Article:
That depends on what you want to do. MS office includes more applications that OO: One Note and Outlook. Also Powerpoint is so much better than Impress, it's not even funny. OO Writer and Calc are the only good parts of OO.
I think 500 $ is not too expensive, if you make your money using these tools.

But since you are the kind of person that likes 500 $ computers, you obviously prefer price over quality.

Reply Score: 1

lemur2 Member since:
2007-02-17

"OxygenOffice Professional contains more extras like templates, cliparts, samples, fonts and VBA support)(...) makes it a far better value choice than Office 2010.
(...) $499 for the top-whack version. One can buy an OpenOffice variant PLUS a complete desktop(...)

That depends on what you want to do. MS office includes more applications that OO: One Note and Outlook. Also Powerpoint is so much better than Impress, it's not even funny. OO Writer and Calc are the only good parts of OO.
"

If I choose to get a system unencumbered by any Microsoft software, included in my outlay I still get the same functionality as One Note and Outlook.

For KDE:
http://en.wikipedia.org/wiki/Kontact
http://basket.kde.org/

Within my $500 per seat budget, I can also have a raster graphics editor:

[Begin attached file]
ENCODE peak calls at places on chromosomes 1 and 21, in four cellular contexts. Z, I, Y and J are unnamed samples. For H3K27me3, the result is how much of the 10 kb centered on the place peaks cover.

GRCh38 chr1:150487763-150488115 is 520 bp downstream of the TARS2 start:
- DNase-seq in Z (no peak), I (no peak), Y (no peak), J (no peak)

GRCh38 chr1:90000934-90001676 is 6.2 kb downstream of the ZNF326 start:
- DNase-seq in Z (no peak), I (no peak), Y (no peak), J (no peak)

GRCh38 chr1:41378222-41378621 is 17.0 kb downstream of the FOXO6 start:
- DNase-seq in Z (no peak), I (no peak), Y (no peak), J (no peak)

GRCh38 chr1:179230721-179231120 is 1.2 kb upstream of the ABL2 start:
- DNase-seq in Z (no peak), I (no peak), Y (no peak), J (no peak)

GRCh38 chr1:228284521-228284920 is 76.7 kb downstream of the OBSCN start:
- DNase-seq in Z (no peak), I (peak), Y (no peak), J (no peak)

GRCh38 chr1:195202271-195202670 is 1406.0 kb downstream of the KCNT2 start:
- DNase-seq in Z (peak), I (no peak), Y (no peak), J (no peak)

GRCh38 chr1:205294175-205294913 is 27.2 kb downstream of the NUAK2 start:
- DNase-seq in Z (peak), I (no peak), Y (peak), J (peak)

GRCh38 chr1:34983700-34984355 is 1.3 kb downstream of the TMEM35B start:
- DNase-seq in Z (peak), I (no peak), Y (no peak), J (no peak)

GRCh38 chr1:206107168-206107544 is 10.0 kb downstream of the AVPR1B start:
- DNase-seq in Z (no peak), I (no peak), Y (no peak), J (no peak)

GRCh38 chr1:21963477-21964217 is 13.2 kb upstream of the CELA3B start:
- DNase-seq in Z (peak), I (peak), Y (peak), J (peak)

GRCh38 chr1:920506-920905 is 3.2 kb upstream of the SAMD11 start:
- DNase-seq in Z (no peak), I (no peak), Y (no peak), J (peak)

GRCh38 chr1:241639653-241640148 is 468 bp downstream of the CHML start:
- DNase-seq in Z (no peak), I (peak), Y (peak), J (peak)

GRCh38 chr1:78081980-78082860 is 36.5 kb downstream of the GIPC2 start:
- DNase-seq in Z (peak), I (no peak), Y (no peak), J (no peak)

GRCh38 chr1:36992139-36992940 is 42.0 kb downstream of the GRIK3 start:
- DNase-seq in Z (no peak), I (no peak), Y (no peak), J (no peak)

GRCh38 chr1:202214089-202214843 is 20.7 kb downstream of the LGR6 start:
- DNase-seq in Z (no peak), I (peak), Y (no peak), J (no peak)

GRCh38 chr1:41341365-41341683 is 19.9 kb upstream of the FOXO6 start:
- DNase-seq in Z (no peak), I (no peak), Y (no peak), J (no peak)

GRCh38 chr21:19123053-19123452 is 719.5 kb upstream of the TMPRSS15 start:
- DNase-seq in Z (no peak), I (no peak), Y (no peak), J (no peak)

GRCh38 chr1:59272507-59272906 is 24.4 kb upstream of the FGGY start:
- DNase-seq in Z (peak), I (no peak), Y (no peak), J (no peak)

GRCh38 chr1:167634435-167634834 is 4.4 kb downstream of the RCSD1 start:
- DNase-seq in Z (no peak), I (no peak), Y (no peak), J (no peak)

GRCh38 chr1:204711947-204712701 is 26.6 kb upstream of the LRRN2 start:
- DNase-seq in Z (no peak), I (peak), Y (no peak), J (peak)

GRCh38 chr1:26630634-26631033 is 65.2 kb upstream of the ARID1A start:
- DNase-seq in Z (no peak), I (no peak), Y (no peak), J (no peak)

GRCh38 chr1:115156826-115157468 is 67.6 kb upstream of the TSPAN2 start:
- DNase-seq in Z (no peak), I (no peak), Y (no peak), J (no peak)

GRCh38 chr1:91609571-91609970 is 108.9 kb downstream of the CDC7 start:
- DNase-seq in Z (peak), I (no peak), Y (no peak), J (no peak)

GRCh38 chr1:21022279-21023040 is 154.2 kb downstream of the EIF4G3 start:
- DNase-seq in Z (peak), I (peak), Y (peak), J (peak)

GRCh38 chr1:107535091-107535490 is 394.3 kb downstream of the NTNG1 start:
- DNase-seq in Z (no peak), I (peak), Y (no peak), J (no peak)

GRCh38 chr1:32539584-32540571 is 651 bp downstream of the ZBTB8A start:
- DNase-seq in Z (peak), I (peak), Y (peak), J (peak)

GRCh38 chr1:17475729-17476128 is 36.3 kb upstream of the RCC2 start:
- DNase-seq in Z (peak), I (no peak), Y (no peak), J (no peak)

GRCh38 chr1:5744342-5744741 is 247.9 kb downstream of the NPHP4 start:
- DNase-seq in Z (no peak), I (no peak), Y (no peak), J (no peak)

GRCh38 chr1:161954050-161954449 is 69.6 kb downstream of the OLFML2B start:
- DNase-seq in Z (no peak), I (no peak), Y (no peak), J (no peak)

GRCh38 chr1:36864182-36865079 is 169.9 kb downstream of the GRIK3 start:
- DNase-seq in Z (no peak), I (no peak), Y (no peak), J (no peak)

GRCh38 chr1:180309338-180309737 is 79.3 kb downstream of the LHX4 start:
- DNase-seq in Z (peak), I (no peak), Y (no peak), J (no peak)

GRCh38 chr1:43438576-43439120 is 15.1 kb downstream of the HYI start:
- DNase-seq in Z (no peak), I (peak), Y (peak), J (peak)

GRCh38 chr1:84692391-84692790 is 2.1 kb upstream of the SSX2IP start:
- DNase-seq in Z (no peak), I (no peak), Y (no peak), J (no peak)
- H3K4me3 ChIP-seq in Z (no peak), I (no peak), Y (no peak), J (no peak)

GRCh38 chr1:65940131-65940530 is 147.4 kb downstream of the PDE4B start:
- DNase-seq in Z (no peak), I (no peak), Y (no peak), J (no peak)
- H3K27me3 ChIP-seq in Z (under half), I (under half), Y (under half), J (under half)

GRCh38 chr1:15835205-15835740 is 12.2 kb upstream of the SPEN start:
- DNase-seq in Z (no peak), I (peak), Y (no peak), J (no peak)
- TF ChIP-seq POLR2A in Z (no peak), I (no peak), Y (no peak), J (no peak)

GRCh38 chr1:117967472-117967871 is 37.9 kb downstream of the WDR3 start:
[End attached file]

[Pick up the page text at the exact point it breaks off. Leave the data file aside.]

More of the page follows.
http://en.wikipedia.org/wiki/GIMP#Single_window_GIMP
or
http://en.wikipedia.org/wiki/Krita

and digital photo management software:
http://en.wikipedia.org/wiki/Digikam

and powerful 3D graphics software:
http://en.wikipedia.org/wiki/Blender_%28software%29

none of which I would get with Microsoft's Office suite.

With OpenOffice, I get a vector drawing application:
http://en.wikipedia.org/wiki/OpenOffice.org_Draw
(the vector drawing component of Microsoft Office is significant extra cost).

I think 500 $ is not too expensive, if you make your money using these tools.

But since you are the kind of person that likes 500 $ computers, you obviously prefer price over quality.


I think you cannot add up. The price per seat for the non-Microsoft solution is $500.

For a Microsoft sofware solution on equivalent hardware, it would cost:

$500 - computer hardware and OS
$40 - McAfee Total Protection 2010
$499 - Microsoft Office 2010
$349 - Retail price for Visio Professional
$579 - Photoshop
$0 - Daz Studio (hey, its not Blender, but you can't have everything).

= $1967

About four times as much. Just to get to the same level of functionality as my $500 non-Microsoft system.

It doesn't take too many "seats" before this starts to become a really significant cost differential.

Edited 2010-04-21 11:10 UTC

Reply Score: 2

nt_jerkface Member since:
2009-08-26

go-oo.org
The community version has been better than Sun's distribution for quite some time


Go-OO is a bunch of patches that everyone assumes is a fork.

Reply Score: 3

jboss1995 Member since:
2007-05-02

Cant MS just write the plugin them self since it is open source on openoffice?

Reply Score: 1

jboss1995 Member since:
2007-05-02

OIC. so if you use openoffice you don't have to pay.

Reply Score: 1

lemur2 Member since:
2007-02-17

OIC. so if you use openoffice you don't have to pay.


I'm not following you.